Office of Media Relations | Newswise Science News
Further information:
http://www.stonybrook.edu

More articles from Life Sciences:

nachricht World’s Largest Study on Allergic Rhinitis Reveals new Risk Genes
17.07.2018 | Helmholtz Zentrum München - Deutsches Forschungszentrum für Gesundheit und Umwelt

nachricht Plant mothers talk to their embryos via the hormone auxin
17.07.2018 | Institute of Science and Technology Austria

All articles from Life Sciences >>>

The most recent press releases about innovation >>>

Die letzten 5 Focus-News des innovations-reports im Überblick:

Im Focus: First evidence on the source of extragalactic particles

For the first time ever, scientists have determined the cosmic origin of highest-energy neutrinos. A research group led by IceCube scientist Elisa Resconi, spokesperson of the Collaborative Research Center SFB1258 at the Technical University of Munich (TUM), provides an important piece of evidence that the particles detected by the IceCube neutrino telescope at the South Pole originate from a galaxy four billion light-years away from Earth.

To rule out other origins with certainty, the team led by neutrino physicist Elisa Resconi from the Technical University of Munich and multi-wavelength...

Im Focus: Magnetic vortices: Two independent magnetic skyrmion phases discovered in a single material

For the first time a team of researchers have discovered two different phases of magnetic skyrmions in a single material. Physicists of the Technical Universities of Munich and Dresden and the University of Cologne can now better study and understand the properties of these magnetic structures, which are important for both basic research and applications.

Whirlpools are an everyday experience in a bath tub: When the water is drained a circular vortex is formed. Typically, such whirls are rather stable. Similar...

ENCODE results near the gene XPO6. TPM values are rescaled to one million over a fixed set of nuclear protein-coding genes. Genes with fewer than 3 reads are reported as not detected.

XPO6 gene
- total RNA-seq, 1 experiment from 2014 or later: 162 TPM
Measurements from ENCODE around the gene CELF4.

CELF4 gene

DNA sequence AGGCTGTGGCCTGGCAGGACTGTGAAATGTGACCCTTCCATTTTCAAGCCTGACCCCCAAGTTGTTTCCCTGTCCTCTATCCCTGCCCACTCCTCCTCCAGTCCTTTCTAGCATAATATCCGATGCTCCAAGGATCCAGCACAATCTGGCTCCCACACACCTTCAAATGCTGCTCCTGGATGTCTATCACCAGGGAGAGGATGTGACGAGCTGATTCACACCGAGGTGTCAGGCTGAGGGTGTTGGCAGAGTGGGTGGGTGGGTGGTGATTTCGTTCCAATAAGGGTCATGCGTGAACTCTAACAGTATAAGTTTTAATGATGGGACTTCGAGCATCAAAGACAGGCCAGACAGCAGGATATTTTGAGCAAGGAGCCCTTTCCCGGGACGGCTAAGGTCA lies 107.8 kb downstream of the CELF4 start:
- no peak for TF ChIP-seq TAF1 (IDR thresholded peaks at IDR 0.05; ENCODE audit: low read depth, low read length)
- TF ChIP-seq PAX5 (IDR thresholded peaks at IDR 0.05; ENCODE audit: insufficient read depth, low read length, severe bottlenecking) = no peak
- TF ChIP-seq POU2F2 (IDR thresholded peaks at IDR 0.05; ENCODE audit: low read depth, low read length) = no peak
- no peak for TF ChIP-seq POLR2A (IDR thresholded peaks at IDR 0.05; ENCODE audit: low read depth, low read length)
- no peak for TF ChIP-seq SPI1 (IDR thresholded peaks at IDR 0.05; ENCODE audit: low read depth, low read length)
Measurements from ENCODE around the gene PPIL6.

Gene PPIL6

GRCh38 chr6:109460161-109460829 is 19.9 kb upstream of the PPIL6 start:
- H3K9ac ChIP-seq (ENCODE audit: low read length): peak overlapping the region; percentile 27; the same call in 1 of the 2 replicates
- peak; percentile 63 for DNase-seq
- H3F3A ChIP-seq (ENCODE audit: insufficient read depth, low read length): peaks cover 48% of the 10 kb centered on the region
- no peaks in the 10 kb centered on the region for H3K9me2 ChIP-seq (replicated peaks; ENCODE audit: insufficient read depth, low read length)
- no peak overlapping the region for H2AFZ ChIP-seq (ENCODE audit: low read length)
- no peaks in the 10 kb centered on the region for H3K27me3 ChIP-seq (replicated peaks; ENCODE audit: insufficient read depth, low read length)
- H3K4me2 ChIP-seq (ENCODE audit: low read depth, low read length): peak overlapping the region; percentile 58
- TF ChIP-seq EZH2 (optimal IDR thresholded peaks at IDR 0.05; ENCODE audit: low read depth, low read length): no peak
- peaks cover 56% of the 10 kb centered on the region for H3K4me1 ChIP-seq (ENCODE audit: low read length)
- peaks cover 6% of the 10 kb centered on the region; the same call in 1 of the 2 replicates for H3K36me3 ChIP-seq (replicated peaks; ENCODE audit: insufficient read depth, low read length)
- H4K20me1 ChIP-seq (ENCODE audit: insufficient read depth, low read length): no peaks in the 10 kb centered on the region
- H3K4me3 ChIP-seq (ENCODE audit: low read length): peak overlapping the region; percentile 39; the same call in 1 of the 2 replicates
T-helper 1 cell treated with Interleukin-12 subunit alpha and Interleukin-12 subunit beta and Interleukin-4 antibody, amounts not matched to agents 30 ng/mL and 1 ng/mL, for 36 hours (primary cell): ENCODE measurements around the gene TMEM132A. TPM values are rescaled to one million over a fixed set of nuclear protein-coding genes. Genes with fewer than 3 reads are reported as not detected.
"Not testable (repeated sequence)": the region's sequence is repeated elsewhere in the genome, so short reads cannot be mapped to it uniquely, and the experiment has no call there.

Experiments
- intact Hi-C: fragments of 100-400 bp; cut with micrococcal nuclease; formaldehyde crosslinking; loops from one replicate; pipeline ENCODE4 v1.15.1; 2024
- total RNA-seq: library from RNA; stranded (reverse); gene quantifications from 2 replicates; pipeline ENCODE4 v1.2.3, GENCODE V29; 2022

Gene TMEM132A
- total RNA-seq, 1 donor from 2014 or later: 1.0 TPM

Im Focus: Breaking the bond: To take part or not?

Physicists working with Roland Wester at the University of Innsbruck have investigated if and how chemical reactions can be influenced by targeted vibrational excitation of the reactants. They were able to demonstrate that excitation with a laser beam does not affect the efficiency of a chemical exchange reaction and that the excited molecular group acts only as a spectator in the reaction.

A frequently used reaction in organic chemistry is nucleophilic substitution. It plays, for example, an important role in in the synthesis of new chemical...

Im Focus: New 2D Spectroscopy Methods

Optical spectroscopy allows investigating the energy structure and dynamic properties of complex quantum systems. Researchers from the University of Würzburg present two new approaches of coherent two-dimensional spectroscopy.

"Put an excitation into the system and observe how it evolves." According to physicist Professor Tobias Brixner, this is the credo of optical spectroscopy....

Im Focus: Chemical reactions in the light of ultrashort X-ray pulses from free-electron lasers

Ultra-short, high-intensity X-ray flashes open the door to the foundations of chemical reactions. Free-electron lasers generate these kinds of pulses, but there is a catch: the pulses vary in duration and energy. An international research team has now presented a solution: Using a ring of 16 detectors and a circularly polarized laser beam, they can determine both factors with attosecond accuracy.

Free-electron lasers (FELs) generate extremely short and intense X-ray flashes. Researchers can use these flashes to resolve structures with diameters on the...

All Focus news of the innovation-report >>>

Anzeige

Anzeige

VideoLinks
Industry & Economy
Event News

Leading experts in Diabetes, Metabolism and Biomedical Engineering discuss Precision Medicine

13.07.2018 | Event News

Conference on Laser Polishing – LaP: Fine Tuning for Surfaces

12.07.2018 | Event News

11th European Wood-based Panel Symposium 2018: Meeting point for the wood-based materials industry

03.07.2018 | Event News

 
Latest News

Microscopic trampoline may help create networks of quantum computers

17.07.2018 | Information Technology

In borophene, boundaries are no barrier

17.07.2018 | Materials Sciences

The role of Sodium for the Enhancement of Solar Cells

17.07.2018 | Power and Electrical Engineering

VideoLinks
Science & Research
Overview of more VideoLinks >>>